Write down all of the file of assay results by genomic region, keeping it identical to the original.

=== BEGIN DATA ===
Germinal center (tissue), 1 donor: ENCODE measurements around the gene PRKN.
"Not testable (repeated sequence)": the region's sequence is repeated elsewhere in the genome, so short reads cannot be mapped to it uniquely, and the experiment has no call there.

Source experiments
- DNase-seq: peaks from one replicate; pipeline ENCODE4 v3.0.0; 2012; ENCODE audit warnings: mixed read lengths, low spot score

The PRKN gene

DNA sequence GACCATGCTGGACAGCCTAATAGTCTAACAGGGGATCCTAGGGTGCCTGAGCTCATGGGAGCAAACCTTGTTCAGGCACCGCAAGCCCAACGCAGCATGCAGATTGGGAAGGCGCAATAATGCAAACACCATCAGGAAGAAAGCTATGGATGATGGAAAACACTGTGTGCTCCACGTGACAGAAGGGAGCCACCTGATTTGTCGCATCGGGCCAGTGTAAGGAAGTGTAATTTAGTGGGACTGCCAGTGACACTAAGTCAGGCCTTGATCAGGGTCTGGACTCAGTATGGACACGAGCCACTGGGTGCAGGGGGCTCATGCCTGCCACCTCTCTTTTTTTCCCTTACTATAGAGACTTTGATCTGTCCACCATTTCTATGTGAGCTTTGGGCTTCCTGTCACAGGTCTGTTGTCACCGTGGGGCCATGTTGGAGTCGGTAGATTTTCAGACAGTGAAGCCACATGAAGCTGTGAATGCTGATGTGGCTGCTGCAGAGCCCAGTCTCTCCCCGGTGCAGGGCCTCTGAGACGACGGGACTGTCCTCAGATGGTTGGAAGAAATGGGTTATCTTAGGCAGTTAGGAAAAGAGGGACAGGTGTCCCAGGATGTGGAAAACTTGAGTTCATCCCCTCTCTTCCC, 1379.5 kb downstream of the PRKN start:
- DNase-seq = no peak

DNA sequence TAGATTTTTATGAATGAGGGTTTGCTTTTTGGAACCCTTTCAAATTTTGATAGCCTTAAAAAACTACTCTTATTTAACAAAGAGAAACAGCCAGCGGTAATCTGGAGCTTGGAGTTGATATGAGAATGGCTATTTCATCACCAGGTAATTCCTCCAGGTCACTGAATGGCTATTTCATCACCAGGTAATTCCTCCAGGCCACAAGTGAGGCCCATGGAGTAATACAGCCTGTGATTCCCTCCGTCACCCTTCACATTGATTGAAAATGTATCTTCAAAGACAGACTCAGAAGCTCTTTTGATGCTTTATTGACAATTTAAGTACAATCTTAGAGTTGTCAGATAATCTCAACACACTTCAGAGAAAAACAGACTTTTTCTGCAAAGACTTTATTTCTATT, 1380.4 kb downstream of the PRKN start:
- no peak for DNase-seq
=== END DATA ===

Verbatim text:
Germinal center (tissue), 1 donor: ENCODE measurements around the gene PRKN.
"Not testable (repeated sequence)": the region's sequence is repeated elsewhere in the genome, so short reads cannot be mapped to it uniquely, and the experiment has no call there.

Source experiments
- DNase-seq: peaks from one replicate; pipeline ENCODE4 v3.0.0; 2012; ENCODE audit warnings: mixed read lengths, low spot score

The PRKN gene

DNA sequence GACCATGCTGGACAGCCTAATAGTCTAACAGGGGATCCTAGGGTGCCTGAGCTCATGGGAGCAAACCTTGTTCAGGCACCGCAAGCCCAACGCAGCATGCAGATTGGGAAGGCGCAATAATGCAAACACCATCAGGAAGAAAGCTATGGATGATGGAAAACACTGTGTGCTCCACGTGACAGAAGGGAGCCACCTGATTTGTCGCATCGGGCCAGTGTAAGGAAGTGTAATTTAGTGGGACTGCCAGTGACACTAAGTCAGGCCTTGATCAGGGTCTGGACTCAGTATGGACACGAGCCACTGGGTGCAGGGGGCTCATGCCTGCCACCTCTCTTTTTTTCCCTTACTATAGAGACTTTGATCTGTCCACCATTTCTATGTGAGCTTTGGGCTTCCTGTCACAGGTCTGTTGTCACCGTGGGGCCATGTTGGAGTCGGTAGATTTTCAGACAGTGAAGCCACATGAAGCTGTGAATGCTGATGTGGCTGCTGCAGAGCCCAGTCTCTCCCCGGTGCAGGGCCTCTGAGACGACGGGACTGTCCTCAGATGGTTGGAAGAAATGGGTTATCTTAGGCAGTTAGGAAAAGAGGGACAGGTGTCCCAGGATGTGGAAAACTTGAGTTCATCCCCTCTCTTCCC, 1379.5 kb downstream of the PRKN start:
- DNase-seq = no peak

DNA sequence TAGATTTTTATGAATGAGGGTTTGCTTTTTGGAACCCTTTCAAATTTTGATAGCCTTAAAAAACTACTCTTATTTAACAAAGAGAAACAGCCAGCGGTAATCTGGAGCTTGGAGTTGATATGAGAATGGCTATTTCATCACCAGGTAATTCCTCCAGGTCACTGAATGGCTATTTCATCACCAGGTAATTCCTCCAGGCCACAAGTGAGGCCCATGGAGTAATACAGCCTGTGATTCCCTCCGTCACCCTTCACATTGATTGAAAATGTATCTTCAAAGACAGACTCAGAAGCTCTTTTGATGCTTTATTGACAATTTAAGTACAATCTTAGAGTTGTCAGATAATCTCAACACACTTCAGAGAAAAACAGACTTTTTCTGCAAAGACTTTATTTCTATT, 1380.4 kb downstream of the PRKN start:
- no peak for DNase-seq